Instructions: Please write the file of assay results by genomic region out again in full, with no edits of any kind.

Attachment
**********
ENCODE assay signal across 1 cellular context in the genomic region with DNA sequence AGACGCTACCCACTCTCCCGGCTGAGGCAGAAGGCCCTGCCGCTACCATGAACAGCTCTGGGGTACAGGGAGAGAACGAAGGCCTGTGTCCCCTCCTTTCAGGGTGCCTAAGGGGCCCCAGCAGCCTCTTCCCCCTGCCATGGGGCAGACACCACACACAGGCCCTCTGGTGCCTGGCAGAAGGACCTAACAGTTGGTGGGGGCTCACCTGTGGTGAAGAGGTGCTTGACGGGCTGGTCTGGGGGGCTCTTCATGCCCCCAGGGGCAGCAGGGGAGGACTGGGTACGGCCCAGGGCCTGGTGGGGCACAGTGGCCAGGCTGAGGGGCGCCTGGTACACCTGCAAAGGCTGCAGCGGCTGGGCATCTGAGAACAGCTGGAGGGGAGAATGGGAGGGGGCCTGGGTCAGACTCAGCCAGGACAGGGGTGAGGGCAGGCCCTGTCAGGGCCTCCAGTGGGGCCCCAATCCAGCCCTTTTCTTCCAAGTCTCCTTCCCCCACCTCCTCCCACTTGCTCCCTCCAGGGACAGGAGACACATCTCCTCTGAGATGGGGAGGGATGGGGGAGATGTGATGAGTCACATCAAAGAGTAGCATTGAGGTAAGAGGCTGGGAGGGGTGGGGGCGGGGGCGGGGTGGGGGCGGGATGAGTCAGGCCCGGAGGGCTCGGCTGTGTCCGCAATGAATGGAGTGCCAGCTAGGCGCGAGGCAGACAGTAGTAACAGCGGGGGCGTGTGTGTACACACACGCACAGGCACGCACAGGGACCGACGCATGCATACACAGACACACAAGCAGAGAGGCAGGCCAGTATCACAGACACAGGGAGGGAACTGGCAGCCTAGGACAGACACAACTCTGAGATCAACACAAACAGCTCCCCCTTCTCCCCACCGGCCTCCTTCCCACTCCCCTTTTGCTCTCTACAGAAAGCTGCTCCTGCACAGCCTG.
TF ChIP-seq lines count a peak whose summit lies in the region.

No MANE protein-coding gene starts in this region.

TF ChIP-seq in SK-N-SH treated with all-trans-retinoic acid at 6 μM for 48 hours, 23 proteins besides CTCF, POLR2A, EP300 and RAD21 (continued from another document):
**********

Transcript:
ENCODE assay signal across 1 cellular context in the genomic region with DNA sequence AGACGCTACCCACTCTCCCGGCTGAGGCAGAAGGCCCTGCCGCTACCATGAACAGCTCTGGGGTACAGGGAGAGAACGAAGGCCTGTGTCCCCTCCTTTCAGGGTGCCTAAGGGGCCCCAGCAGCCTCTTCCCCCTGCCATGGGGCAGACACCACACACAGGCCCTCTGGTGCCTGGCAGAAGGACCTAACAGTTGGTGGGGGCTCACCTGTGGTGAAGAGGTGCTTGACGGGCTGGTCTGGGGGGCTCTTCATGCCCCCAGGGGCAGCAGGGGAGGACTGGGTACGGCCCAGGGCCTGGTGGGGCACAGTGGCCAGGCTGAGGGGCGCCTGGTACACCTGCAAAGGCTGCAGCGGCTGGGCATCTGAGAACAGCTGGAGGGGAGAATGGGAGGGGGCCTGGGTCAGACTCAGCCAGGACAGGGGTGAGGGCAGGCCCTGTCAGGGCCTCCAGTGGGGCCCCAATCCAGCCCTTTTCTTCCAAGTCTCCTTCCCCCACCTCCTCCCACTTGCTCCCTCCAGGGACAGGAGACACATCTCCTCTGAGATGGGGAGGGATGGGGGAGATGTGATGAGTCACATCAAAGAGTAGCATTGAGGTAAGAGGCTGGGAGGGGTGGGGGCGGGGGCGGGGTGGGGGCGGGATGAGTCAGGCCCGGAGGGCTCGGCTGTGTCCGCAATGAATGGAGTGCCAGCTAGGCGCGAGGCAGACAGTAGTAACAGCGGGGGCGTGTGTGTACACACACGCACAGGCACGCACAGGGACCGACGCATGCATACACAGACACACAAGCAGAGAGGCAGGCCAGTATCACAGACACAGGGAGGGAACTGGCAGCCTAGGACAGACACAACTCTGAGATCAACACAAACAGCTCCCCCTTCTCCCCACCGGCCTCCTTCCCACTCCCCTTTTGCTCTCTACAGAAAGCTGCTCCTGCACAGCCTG.
TF ChIP-seq lines count a peak whose summit lies in the region.

No MANE protein-coding gene starts in this region.

TF ChIP-seq in SK-N-SH treated with all-trans-retinoic acid at 6 μM for 48 hours, 23 proteins besides CTCF, POLR2A, EP300 and RAD21 (continued from another document):